My kid flops on the couch on his stomach, face smashed into the cushions and lets out an exasperated sigh.
He turns his face toward me, eyelids heavy and his words are full of whine:
“I’m sooooooo booooooored.”
While I once thought filling my children’s days with various activities was the key to keeping them out of trouble, and their mind engaged, I’ve started to embrace what I’ve heard others talk about – the importance of allowing ourselves to be bored, especially if we are a creative person.
That’s right – actually having nothing to do can be a blessing to us, not a curse.
When we are bored we stop, look around us, and find inspiration. When we are bored our brains wander and when our brains wander, they often stumble on creative, interesting ideas.
It’s no surprise that some of the greatest innovations of our time came during a time in life when things moved slower and there were fewer distractions from technology.
Technology is a double-edged sword for creativity. It benefits us by connecting us to so many, getting our creations seen by others, and by adding a different dynamic to how we create. But technology also hampers us by filling our brains with so much information and distraction that we rarely slow down to simply listen to our own hearts and visions. And if we are too wrapped up in technology it will actually completely suffocate our creative voice.
Many of us are guilty of being addicted to social media. As easily as we can find ourselves trapped in a Youtube spiral (where we jump from video to video until we are bleary-eyed) we can find ourselves falling down the rabbit hole of comparison when we follow several artists in our particular medium. Even if we are not comparing when we are on social media, we are easily distracted on sites like Facebook and Instagram, so much so that we may find ourselves wasting most of our day on our phone or sitting at our computer and that is time we could have been using to create and truly experience life.
I recently downloaded a book into my Kindle by Manoush Zomorodi, a journalist who found herself face-to-face with boredom in 2007 when her first child was born and never wanted to sleep. The iPhone had just started to become popular (can you believe it’s only been about 10 or 11 years since the iPhone/smartphone started taking over our world?!) and she found herself walking several miles a day to help the baby sleep. As she walked her mind wandered and she began to dream of what she would do when she could sleep and work again. She came up with ideas of how she could work at home while also being a mother and all went well until she started using the smartphone everyone else was using; to help make her life and work easier.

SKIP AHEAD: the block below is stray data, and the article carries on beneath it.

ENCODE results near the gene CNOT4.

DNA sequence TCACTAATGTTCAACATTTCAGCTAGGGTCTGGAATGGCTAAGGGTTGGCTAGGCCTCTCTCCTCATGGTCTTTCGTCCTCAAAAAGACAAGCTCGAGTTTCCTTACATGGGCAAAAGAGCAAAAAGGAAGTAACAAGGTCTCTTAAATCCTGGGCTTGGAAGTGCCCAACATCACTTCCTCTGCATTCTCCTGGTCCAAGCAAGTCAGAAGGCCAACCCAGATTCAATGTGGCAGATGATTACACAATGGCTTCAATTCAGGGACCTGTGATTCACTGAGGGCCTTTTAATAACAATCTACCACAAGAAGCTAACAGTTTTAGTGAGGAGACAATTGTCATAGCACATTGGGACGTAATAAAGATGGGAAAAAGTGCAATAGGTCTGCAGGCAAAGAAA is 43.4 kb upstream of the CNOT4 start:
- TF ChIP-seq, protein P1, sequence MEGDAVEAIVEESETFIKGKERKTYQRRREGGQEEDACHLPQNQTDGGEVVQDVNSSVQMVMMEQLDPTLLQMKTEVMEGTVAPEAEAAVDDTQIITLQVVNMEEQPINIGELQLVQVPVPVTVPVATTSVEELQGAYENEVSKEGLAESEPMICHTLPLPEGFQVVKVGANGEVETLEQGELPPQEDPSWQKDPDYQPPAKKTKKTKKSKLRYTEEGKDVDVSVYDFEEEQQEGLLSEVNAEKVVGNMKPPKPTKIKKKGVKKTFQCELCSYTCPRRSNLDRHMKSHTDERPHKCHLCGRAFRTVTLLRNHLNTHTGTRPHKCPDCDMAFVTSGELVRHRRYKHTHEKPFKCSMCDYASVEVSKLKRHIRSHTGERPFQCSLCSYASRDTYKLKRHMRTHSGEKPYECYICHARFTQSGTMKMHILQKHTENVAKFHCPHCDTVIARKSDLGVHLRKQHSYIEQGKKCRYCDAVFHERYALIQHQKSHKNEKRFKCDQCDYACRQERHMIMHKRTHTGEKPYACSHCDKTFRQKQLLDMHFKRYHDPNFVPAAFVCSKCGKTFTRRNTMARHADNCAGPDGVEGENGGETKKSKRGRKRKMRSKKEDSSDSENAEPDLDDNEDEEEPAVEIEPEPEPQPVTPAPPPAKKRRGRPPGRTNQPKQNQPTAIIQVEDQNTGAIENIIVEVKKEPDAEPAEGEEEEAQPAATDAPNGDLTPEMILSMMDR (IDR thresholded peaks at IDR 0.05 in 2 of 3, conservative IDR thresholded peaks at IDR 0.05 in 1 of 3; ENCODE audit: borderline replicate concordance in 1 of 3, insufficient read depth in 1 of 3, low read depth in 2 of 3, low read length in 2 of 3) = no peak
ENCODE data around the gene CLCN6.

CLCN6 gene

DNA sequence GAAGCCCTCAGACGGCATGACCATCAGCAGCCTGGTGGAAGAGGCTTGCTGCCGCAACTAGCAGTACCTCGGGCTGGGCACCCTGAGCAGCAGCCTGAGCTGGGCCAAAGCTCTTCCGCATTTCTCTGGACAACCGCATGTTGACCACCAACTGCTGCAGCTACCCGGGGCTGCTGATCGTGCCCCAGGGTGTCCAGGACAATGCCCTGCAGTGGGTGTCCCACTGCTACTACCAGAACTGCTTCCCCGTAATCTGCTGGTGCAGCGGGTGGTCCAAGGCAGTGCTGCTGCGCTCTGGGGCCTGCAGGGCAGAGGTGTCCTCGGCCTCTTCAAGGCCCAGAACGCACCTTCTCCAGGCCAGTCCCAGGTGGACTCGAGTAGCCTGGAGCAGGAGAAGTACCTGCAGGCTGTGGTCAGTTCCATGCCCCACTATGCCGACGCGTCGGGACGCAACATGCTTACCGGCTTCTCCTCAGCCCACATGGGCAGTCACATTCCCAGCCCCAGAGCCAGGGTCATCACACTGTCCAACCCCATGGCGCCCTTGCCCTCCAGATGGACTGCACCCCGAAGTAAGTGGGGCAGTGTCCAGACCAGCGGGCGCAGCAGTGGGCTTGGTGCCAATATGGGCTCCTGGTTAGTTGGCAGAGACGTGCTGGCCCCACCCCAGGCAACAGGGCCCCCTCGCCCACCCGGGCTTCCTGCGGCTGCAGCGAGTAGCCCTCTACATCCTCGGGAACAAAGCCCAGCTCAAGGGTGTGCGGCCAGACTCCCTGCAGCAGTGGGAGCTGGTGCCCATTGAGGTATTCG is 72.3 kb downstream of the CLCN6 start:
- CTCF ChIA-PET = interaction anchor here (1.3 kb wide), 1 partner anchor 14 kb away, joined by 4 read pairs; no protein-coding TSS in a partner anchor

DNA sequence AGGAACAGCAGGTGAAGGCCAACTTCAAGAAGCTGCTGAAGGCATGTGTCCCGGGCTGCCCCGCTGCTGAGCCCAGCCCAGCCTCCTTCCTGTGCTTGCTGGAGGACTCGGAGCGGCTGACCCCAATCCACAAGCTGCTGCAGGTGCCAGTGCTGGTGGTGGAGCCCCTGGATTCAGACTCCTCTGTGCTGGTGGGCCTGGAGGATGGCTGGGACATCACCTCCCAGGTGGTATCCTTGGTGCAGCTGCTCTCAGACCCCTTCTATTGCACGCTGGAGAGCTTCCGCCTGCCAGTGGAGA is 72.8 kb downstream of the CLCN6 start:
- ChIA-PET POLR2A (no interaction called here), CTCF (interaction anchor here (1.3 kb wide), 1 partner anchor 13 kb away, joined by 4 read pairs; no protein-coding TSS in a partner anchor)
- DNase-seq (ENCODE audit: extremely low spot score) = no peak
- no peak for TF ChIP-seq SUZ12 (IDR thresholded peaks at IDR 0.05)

She found that every “down moment” she had was filled with wasting time on the phone and that left little time for imagining or thinking about new ideas. So when it came time to create for the podcast she had conceived while at home with her baby, her brain was empty. She realized that one reason she didn’t have any more new ideas was that she was never bored. She never gave her brain any time to rest.
After talking to neuroscientists about what happens when we are bored, she learned it is during those down times that our brains create new neural connections. When our brains are quiet they look back at our lives, create a personal narrative, and make plans for our future and for future projects, she was told.
The problem is that many of us never give ourselves time to be quiet and let our brain decompress, Zomorodi points out. We keep our brains busy constantly. We don’t simply watch a television show anymore. We watch a show while doing reports on our computer or listening to a podcast and scrolling through Facebook. Not only is this detrimental to us from a mental standpoint, but it’s also detrimental to us physically, for a variety of reasons, which Zomorodi details in her book and in her TED Talk.
When it comes to creativity we need those moments of boredom even more. We need periods of boredom to think, to imagine and to hear our inner, creative voice.
Many of us, myself included, equate boredom to laziness. This could not be further from the truth, as Zomorodi learned and many researchers are learning. And beyond what “experts” are learning, you can learn it yourself.
You’re not being lazy when you’re contemplating, working out creative ideas or thinking about what you hope for your future.
You’re letting your brain have the space it needs to open doors to creativity.
To hear more about Zomorodi’s findings, you can see her TED talk below or find her book, “